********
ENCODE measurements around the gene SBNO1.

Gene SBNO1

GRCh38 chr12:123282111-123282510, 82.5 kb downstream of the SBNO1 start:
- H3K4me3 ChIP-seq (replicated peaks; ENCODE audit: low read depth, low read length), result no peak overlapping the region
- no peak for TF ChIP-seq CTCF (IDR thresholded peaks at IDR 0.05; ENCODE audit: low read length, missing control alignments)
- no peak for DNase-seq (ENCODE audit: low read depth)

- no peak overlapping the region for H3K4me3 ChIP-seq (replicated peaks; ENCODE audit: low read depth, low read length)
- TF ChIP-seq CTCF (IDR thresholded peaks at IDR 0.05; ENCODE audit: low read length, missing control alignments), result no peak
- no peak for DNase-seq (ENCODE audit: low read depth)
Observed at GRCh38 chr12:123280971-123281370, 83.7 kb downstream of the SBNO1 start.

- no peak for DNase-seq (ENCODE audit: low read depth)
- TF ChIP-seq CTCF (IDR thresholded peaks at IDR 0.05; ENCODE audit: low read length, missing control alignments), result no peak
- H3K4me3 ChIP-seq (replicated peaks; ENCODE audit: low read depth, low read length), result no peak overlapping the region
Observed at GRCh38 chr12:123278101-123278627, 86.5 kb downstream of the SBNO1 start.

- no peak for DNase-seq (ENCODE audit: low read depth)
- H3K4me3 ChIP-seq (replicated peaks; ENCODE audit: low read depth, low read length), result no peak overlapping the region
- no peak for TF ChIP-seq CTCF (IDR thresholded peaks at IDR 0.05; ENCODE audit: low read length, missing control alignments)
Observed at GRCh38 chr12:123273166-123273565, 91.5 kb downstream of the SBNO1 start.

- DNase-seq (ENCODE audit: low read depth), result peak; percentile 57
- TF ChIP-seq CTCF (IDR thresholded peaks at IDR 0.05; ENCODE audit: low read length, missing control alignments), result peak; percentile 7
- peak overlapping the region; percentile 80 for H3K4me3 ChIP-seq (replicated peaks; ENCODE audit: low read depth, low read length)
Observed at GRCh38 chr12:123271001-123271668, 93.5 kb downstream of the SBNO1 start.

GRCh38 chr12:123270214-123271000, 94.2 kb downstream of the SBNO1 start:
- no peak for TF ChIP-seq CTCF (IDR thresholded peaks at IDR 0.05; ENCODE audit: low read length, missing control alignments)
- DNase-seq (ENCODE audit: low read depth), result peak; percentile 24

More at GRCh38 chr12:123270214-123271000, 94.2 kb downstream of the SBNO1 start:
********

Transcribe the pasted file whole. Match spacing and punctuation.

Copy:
ENCODE measurements around the gene SBNO1.

Gene SBNO1

GRCh38 chr12:123282111-123282510, 82.5 kb downstream of the SBNO1 start:
- H3K4me3 ChIP-seq (replicated peaks; ENCODE audit: low read depth, low read length), result no peak overlapping the region
- no peak for TF ChIP-seq CTCF (IDR thresholded peaks at IDR 0.05; ENCODE audit: low read length, missing control alignments)
- no peak for DNase-seq (ENCODE audit: low read depth)

- no peak overlapping the region for H3K4me3 ChIP-seq (replicated peaks; ENCODE audit: low read depth, low read length)
- TF ChIP-seq CTCF (IDR thresholded peaks at IDR 0.05; ENCODE audit: low read length, missing control alignments), result no peak
- no peak for DNase-seq (ENCODE audit: low read depth)
Observed at GRCh38 chr12:123280971-123281370, 83.7 kb downstream of the SBNO1 start.

- no peak for DNase-seq (ENCODE audit: low read depth)
- TF ChIP-seq CTCF (IDR thresholded peaks at IDR 0.05; ENCODE audit: low read length, missing control alignments), result no peak
- H3K4me3 ChIP-seq (replicated peaks; ENCODE audit: low read depth, low read length), result no peak overlapping the region
Observed at GRCh38 chr12:123278101-123278627, 86.5 kb downstream of the SBNO1 start.

- no peak for DNase-seq (ENCODE audit: low read depth)
- H3K4me3 ChIP-seq (replicated peaks; ENCODE audit: low read depth, low read length), result no peak overlapping the region
- no peak for TF ChIP-seq CTCF (IDR thresholded peaks at IDR 0.05; ENCODE audit: low read length, missing control alignments)
Observed at GRCh38 chr12:123273166-123273565, 91.5 kb downstream of the SBNO1 start.

- DNase-seq (ENCODE audit: low read depth), result peak; percentile 57
- TF ChIP-seq CTCF (IDR thresholded peaks at IDR 0.05; ENCODE audit: low read length, missing control alignments), result peak; percentile 7
- peak overlapping the region; percentile 80 for H3K4me3 ChIP-seq (replicated peaks; ENCODE audit: low read depth, low read length)
Observed at GRCh38 chr12:123271001-123271668, 93.5 kb downstream of the SBNO1 start.

GRCh38 chr12:123270214-123271000, 94.2 kb downstream of the SBNO1 start:
- no peak for TF ChIP-seq CTCF (IDR thresholded peaks at IDR 0.05; ENCODE audit: low read length, missing control alignments)
- DNase-seq (ENCODE audit: low read depth), result peak; percentile 24

More at GRCh38 chr12:123270214-123271000, 94.2 kb downstream of the SBNO1 start: